Noun (archaic)
Definition: A factory.

The word factory is not a new word. It is an old word with its hand cut off.

The word manufactory comes from Latin, manufacta, (manu = hand + facta = made): made-by-hand. Manufactory was common English from the late 1700s up until the early 1900s. Maybe your grandpa even worked in one.

The word has all but disappeared today, probably because “handmade” has all but disappeared. Just about nobody makes things by hand on a large scale anymore. Big buildings full of people making things are now just mass-production Factories. No manu needed.

Hands have been replaced by machines… or even by robots.

So now you know the scary truth: your hands are obsolete and probably you are, too.

Elon Musk, Tesla car creator and Space-X pioneer, takes it one step farther. He says, “The factory is the machine that builds the machine.”

For the lighter side, we can turn to the late Warren Bennis, an American pioneer in leadership studies, who predicted, “The factory of the future will have only two employees, a man and a dog. The man will be there to feed the dog. The dog will be there to keep the man from touching the equipment.”

If I worked in a factory, I would want it to be Willy Wonka’s Chocolate Factory… as a quality control inspector.

So I do believe in factories after all. And mostly I believe people are more important in factories than ever. It really does take people… smart people, clever people and people with more skills than ever to make the things we want and need.

In the old days, handmade meant wielding hammers and wrenches and basic hand-held tools. Today it is just the same, except the tools are much more complicated and sophisticated. Industrial workers have to be smarter today than anybody who got by with muscle power in an old manufactory. Some were fine craftsmen back in the day, too, but today’s craftsmen have even finer tools to craft even more sophisticated goods.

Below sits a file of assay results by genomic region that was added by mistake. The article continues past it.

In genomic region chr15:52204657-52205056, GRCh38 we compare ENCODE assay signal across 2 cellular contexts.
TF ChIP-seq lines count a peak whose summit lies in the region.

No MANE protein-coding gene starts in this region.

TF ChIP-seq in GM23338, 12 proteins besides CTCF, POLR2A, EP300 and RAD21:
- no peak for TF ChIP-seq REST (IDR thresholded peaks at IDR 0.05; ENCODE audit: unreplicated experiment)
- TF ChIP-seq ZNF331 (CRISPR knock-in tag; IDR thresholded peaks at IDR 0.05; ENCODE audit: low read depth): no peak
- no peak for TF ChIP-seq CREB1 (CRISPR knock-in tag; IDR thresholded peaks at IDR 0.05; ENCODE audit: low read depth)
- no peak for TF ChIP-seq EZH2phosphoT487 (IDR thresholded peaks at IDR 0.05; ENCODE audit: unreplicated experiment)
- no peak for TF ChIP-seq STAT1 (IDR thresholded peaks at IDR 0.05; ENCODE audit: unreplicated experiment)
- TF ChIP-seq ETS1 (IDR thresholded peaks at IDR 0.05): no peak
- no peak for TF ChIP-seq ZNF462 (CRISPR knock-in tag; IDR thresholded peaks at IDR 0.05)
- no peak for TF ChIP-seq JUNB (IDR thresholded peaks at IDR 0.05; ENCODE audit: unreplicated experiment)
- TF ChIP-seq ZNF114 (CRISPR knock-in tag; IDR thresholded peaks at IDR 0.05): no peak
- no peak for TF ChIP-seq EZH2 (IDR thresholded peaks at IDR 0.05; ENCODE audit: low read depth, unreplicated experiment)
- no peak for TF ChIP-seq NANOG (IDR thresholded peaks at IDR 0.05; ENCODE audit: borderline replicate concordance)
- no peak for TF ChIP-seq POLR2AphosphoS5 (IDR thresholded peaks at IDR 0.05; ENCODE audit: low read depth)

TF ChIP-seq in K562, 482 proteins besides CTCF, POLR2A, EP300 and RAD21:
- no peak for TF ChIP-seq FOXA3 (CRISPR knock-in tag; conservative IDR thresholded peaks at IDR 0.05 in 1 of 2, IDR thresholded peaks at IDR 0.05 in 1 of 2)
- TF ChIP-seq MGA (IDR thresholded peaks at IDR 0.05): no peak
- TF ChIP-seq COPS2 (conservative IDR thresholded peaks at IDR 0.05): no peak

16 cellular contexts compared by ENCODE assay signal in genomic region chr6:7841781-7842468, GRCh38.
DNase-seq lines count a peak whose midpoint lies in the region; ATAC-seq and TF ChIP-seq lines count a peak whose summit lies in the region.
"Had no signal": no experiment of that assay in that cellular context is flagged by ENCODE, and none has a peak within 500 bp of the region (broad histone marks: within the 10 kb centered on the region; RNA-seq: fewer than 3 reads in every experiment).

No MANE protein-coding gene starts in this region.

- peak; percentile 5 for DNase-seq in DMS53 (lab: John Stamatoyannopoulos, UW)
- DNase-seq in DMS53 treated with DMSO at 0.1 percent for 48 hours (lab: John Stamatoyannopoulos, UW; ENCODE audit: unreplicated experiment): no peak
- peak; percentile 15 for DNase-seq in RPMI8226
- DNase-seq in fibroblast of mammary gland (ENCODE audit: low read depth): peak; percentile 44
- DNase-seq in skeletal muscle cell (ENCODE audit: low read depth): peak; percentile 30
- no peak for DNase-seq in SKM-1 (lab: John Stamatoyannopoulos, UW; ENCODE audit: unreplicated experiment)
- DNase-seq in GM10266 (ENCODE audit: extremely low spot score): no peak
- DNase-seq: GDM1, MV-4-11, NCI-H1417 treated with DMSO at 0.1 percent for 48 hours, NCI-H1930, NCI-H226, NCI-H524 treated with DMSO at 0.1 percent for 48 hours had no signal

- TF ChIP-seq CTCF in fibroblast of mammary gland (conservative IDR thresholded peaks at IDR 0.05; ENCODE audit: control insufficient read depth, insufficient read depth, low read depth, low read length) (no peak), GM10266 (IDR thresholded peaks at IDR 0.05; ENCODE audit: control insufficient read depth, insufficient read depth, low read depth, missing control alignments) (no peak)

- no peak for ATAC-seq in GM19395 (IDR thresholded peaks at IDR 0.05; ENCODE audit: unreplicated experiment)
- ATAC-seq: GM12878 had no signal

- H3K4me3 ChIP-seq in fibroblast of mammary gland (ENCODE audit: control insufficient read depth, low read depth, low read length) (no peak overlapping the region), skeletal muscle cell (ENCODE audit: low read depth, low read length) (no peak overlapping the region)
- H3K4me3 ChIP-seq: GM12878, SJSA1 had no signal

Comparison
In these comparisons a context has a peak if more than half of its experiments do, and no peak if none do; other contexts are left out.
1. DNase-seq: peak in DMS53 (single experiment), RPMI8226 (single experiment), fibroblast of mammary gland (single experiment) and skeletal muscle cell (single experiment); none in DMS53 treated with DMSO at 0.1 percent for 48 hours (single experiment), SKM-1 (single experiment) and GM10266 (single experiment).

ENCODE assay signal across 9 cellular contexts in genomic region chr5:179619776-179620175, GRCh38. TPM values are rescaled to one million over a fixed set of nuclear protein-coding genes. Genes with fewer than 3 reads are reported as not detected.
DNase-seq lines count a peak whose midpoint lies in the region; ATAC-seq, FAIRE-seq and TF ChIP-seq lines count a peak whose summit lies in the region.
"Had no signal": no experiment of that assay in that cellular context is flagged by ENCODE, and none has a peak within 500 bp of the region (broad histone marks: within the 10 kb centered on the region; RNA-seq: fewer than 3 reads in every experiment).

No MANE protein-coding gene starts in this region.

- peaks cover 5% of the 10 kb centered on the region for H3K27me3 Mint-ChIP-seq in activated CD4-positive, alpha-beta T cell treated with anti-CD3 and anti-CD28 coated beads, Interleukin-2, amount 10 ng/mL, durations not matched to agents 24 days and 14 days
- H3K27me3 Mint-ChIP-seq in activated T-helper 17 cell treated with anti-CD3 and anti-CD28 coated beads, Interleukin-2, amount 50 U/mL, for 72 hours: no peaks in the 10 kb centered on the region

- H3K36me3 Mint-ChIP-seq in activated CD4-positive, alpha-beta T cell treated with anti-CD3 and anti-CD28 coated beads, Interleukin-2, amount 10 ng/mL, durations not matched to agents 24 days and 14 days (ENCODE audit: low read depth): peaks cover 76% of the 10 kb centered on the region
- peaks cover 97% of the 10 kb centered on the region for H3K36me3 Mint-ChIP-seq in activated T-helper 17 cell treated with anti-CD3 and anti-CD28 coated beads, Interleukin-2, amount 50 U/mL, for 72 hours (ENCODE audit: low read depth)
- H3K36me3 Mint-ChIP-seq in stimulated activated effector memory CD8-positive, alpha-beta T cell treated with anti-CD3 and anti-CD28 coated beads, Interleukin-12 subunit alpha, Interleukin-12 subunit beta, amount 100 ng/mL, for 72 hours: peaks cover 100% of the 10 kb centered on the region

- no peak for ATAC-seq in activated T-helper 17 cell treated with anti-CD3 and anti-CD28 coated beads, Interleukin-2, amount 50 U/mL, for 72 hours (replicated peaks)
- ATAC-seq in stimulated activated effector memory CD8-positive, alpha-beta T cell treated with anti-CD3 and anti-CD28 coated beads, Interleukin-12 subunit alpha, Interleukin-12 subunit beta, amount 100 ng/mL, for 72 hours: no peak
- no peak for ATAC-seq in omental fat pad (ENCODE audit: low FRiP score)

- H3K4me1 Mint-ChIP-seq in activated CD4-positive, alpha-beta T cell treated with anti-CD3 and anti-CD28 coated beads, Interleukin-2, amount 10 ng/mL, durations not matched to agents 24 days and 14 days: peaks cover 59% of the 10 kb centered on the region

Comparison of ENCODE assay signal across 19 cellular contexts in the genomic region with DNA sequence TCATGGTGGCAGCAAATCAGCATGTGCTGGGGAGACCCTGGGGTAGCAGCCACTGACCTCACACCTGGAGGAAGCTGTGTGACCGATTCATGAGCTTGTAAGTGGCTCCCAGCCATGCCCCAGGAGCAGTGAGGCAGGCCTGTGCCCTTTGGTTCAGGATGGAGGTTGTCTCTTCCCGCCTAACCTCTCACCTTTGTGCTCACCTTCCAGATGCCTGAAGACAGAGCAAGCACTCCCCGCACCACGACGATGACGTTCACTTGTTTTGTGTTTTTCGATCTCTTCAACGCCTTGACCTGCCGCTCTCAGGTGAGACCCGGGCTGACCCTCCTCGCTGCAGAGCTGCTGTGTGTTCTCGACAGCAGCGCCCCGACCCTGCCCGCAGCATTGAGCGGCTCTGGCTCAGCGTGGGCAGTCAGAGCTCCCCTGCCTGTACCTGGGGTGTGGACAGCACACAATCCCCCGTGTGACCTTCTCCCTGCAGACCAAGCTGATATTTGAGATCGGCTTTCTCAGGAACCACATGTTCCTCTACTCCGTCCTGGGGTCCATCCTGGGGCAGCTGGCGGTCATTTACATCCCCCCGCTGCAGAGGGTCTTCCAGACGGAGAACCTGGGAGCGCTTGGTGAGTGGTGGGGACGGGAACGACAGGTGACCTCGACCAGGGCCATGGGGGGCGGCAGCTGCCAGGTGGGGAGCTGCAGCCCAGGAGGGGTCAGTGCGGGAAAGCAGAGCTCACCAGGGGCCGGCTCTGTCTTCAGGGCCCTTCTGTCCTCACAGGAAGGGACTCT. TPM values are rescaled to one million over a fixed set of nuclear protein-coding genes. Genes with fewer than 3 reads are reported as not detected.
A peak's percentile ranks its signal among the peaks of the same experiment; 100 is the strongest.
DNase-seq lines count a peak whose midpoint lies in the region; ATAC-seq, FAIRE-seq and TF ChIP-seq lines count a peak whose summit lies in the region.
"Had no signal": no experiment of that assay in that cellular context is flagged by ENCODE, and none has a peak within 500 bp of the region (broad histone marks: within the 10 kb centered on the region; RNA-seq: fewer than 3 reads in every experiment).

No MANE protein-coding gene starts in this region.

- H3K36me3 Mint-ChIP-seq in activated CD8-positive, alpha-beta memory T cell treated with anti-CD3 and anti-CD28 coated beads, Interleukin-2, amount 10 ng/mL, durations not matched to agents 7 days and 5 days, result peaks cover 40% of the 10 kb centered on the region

Factories today stand at the top of the economic chain. They have simply evolved the way a cave dweller’s bone flute has evolved into a Steinway Grand Piano or Fred Flintstone’s buggy has evolved into a Tesla 2017 Model S with its 691 hp. electric motor. You can bet Mr. Tesla counts on his people for that, and even for building his spaceships.

This week your Jamestown Gazette invites you to take another look at our own local manufacturers and industries. They are the motors driving our local economy.

With about one in five of our local workers making their living in local industries, we can be glad the manufactories of old have morphed into the factories of today.

Among the many critical issues we face in the coming elections, be sure to look for the positions and plans the candidates you vote for will bring to our crucial industrial base. Find out how they will build and attract more of the manufacturing fuel our economic engine needs.

Enjoy the read.

Walt Pickut

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Walt Pickut
Walt Pickut’s writing career began with publishing medical research in1971 while working at the Jersey City Medical Center and the NYU Hospital and School of Medicine. Walt holds board registries in respiratory care and sleep technology as well as bachelor's degrees in biology and communication, and a master's degrees in physiology from Fairleigh-Dickinson University in New Jersey, with additional graduate work in mass communication completed at SUNY Amherst. He currently teaches Presentational Speaking in the Houghton College PACE program at JCC and holds memberships in the Society of Professional Journalists and the American Society of Business Publication Editors. He lives in Jamestown with his wife Nancy, an MSW social worker, and has three children: Dr. Cait Lamberton in Pittsburgh, Bill Pickut, a marketing executive in Chicago, and Rev. Matt Pickut in Plymouth, IN.